Dee Whigham was 25 years old. A registered nurse, she worked at Forrest General Hospital in Hattiesburg, Mississippi. This past weekend, Dee traveled with some friends to the Biloxi region to attend the Gulf Coast Black Rodeo.
Tragically, Dee was murdered Saturday in the hotel room she shared with a friend, stabbed to death.
Police have arrested 20 year old Navy recruit Dwanya Hickerson after video footage allegedly showed him leaving the hotel. He is facing charges of capital murder and robbery. Hickerson is originally from New Orleans. No motive has been shared with the public as of yet.
The Advocate points out that while some reports misgendered Dee, the Gulf Coast Sun Herald covered this story with respect and accuracy. That’s an important small step. Respect, fairness and accuracy are important to help our nation understand exactly what is happening in this epidemic of violence and why.
Dee’s murder adds her to a growing list of trans neighbors who have been slaughtered in our nation, she’s at least the 16th person murdered this year alone who identified as transgender. What some have described as an unrelenting tide of violence, a terrible play on words of Mississippi tradition, but one that is not without some degree of accuracy. As all eyes to Brazil for the 2016 Summer Olympics, will we see any mention of the even more horrendous violence in that country, possibly among the most deadly places in the world for transgender residents?
Dee’s family has set up a GoFundMe to help with her burial expenses. Please note that her family uses male pronouns to reference her on this appeal. It is also important to note that Dee’s sister is the person who corrected early misgendering reports by the media.
I’ve written over 50 blog posts about individual murders. I don’t even know how many I’ve blogged about. But I do see their faces in my dreams sometimes and certainly when I’m writing a post like this one. I see the photos that I’ve used, I think about the experiences of flipping through someone’s Facebook albums to find an image to share. I think about the images that go viral in memes and the ones that do not. I think about my sisters and brothers and neighbors often. Sometimes, I’ve lived in their hometowns, too. Or I visited or have a friend who lives there. Or think about how close the location is to Pittsburgh.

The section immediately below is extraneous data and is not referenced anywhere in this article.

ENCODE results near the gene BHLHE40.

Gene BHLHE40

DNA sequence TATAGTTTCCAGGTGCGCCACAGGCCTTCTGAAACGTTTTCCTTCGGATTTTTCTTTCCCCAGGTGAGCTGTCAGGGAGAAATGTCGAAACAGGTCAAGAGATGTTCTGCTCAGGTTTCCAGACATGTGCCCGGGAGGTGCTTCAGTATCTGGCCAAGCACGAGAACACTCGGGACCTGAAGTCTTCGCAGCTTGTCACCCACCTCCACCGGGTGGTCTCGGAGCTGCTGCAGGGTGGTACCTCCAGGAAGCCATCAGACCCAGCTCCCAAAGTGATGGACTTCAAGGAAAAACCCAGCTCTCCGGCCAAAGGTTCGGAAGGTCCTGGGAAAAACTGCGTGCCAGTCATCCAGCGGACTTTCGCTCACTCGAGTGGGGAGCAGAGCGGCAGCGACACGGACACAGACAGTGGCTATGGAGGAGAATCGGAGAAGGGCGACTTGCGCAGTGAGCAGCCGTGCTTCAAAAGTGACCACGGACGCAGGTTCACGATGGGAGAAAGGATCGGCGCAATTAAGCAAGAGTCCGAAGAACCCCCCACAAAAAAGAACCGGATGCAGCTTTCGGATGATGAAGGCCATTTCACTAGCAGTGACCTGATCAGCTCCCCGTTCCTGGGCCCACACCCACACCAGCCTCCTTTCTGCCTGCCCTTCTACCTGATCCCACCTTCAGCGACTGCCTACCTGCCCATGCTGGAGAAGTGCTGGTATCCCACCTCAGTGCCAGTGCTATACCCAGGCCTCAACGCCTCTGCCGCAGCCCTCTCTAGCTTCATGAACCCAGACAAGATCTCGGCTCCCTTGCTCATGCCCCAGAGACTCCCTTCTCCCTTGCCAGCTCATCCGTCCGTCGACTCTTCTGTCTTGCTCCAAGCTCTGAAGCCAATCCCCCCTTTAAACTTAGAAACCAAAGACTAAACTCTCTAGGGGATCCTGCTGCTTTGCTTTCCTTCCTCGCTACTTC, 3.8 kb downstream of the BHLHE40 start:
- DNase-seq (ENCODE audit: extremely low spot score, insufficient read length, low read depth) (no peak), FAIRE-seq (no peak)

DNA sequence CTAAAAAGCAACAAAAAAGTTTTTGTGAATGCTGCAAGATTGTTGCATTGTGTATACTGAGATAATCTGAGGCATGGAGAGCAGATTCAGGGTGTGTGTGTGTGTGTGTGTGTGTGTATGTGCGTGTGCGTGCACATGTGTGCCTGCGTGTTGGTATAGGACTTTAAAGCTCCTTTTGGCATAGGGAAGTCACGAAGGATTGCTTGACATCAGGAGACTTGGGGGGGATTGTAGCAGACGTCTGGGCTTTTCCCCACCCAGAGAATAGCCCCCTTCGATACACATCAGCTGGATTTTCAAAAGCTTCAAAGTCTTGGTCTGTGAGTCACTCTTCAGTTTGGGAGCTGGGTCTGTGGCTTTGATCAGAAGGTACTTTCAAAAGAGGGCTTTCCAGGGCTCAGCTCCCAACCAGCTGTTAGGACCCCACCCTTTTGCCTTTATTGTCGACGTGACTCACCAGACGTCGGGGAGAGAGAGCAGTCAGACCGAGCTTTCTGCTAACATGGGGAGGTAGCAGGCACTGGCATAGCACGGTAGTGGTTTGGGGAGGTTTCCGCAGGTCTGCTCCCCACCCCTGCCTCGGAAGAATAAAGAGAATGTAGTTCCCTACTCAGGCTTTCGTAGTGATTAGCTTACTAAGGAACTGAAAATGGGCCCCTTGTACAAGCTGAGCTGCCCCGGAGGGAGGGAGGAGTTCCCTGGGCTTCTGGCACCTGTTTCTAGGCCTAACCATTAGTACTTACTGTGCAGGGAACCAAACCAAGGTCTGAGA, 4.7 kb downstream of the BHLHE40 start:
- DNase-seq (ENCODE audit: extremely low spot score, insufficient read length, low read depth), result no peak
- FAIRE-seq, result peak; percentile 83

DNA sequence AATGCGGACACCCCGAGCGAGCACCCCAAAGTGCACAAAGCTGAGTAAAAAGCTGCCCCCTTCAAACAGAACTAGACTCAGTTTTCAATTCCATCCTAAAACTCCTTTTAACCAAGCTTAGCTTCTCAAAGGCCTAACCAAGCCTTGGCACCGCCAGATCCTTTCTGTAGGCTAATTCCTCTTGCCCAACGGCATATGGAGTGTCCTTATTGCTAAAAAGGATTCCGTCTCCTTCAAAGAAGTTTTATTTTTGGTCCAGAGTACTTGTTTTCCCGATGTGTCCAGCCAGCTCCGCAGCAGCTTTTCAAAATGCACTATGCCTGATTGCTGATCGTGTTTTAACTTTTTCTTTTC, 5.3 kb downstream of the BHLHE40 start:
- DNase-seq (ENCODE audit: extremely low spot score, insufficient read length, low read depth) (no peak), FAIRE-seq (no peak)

And I wonder when it will be Pittsburgh in the news. Are we doing enough? No. Do we have the resources to keep people safe? No. Can we count on our media to provide solid coverage? No.
I suppose my anger is muddied by sadness today. Dee did all of the things she was ‘supposed’ to do – college, a good job with a career ahead of her, took care of her mom, worked a second job, had friends and interests and activities. Her sin was her existence as a trans woman of color.
God help us all for our inability to properly acknowledge and address this hideous misperception on our parts.
So we don’t forget those whom we’ve lost to these epidemics in 2016
- Monica Loera – Austin, Texas (January 22)
- Jasmine Sierra – Bakersfield, California (January 22)
- Kayden Clarke – Mesa, Arizona (February 4)
- Maya Young – Philadelphia (February 20)
- Suspicious death of Veronica Cano – San Antonio (February 20)
- Demarkis Stansberry – Baton Rouge (February 27)
- Kedarie/Kandicee Johnson – Burlington, Iowa (March 2)
- Quartney Davia Dawsonn-Yochum (Kourtney Yochum) – Los Angeles (March 22)
- Shante Thompson – Houston (April 9)
- Keyonna Monroe Blackeney – Rockville, MD (April 16)
- Reecey Walker – Wichita (May 1)
- Mercedes Successful – Haines City, FL (May 15)
- Amos Beede (Burrlington, VT), 38 years old
- Goddess Diamond (New Orleans, LA), 20 years old
- Dee Dee Dodds (Washington D.C.), 22 years old
- Dee Whigham (Biloxi, Mississippi), 25 years old
Rest in power, Dee.